Congress passed into law 11 local bills for the establishment of multi-species marine hatcheries in various locations nationwide.
The bills were sponsored by Senator Cynthia Villar during the 18th Congress.
Villar, the chairperson of the Senate Committee on Agriculture and Food, has pushed for these measures to be enacted into law due to the high agriculture poverty incidence in the fisheries sector.
“The productivity of our marine fisheries resources has been declining because of environmental degradation and ineffective natural resources management,” Villar said, adding that “the significant reduction in the country’s fish catch, Villar said, has compromised food sufficiency and income of our people.”
Furthermore, the country’s fisheries sector provides an inexpensive source of animal protein for the population, livelihood for over one million Filipinos, and generates foreign exchange.
“With the growing population of the Philippines, fishing is one of the major industries seen as a positive contributor to the developing economy,” Villar said, adding that “thus the need for hatcheries be established in our country which provides the seed for aquaculture and some commercial fisheries.”
“A hatchery is where fish and shellfish are spawned, hatched, and cared for. They remain at the hatchery until they are large enough to be transferred to a fish or shellfish farm or released into the wild as part of a stock enhancement program,” Villar said.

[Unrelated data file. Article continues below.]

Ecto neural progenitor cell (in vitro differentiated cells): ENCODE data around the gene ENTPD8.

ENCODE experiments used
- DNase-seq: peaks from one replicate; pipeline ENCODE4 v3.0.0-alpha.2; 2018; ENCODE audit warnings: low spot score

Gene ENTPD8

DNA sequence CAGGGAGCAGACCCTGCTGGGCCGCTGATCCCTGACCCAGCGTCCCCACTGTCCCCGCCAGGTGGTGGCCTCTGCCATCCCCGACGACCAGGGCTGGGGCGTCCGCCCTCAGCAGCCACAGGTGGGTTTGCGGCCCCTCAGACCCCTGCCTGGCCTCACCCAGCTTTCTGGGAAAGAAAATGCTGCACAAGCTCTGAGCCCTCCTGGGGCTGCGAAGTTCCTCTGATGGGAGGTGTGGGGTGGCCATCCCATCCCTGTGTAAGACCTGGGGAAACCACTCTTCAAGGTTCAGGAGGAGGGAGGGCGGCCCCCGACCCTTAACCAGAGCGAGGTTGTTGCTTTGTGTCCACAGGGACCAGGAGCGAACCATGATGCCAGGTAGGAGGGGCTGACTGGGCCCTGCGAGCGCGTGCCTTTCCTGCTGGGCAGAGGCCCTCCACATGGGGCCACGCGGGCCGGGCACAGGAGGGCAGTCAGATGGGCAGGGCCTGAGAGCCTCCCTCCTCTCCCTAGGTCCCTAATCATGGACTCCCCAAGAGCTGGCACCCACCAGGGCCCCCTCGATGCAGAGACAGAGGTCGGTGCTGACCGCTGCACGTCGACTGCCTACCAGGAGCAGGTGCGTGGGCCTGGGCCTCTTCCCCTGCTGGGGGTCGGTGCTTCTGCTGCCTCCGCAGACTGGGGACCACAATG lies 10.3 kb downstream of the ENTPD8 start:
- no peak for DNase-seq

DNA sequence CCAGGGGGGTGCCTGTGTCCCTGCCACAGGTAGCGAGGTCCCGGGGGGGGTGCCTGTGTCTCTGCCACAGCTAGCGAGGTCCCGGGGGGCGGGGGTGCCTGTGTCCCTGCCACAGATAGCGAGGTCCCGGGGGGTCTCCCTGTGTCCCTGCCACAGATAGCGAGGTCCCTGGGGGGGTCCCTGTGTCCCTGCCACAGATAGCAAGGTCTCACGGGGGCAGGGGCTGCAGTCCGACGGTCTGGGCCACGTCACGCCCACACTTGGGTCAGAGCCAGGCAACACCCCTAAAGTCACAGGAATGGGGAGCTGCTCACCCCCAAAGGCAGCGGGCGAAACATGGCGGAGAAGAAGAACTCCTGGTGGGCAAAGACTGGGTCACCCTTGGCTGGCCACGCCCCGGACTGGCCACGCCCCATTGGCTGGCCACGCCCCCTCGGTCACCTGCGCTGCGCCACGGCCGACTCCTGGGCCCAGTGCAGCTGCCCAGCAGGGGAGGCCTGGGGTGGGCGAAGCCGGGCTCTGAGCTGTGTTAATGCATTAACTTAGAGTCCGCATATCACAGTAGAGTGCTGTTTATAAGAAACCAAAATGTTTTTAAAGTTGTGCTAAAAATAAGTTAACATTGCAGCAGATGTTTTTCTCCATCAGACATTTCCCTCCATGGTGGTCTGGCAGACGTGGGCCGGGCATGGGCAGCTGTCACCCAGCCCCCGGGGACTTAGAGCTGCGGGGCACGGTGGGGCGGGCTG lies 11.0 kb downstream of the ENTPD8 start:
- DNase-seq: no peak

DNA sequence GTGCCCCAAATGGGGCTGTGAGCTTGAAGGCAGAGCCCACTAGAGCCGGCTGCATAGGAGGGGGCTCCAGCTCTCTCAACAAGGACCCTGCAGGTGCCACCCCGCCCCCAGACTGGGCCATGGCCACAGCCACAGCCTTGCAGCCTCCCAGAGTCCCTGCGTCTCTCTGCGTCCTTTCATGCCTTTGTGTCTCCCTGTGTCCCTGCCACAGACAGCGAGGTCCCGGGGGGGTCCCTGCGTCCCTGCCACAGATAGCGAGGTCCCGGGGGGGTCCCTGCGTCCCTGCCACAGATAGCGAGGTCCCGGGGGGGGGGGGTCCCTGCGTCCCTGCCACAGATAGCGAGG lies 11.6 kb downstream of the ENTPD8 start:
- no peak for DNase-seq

The fishing industry sectors- commercial, aquaculture, and shellfish farms require a steady, predictable source of juveniles from hatcheries to stay in operation and provide a consistent product.
The mangrove crab or Alimango farming industry delves in the trade of a high-value resource that accounts for a Php 5.2 billion industry, and huge demand and high value in the international market. They too need a steady source of crackers.
In 2019, BFAR said 860.75 million fries were produced by registered bangus hatcheries in the country while 19.5 million were caught in the wild. This only accounts for 24 percent of the total annual fry requirement.
To compensate, bangus fish farmers are forced to import fry to sustain annual production.
“The BFAR also said tilapia fry and fingerling production was 208.35 million in 2020 while the annual demand is 2.1 billion tilapia fingerlings,” further stated the senator.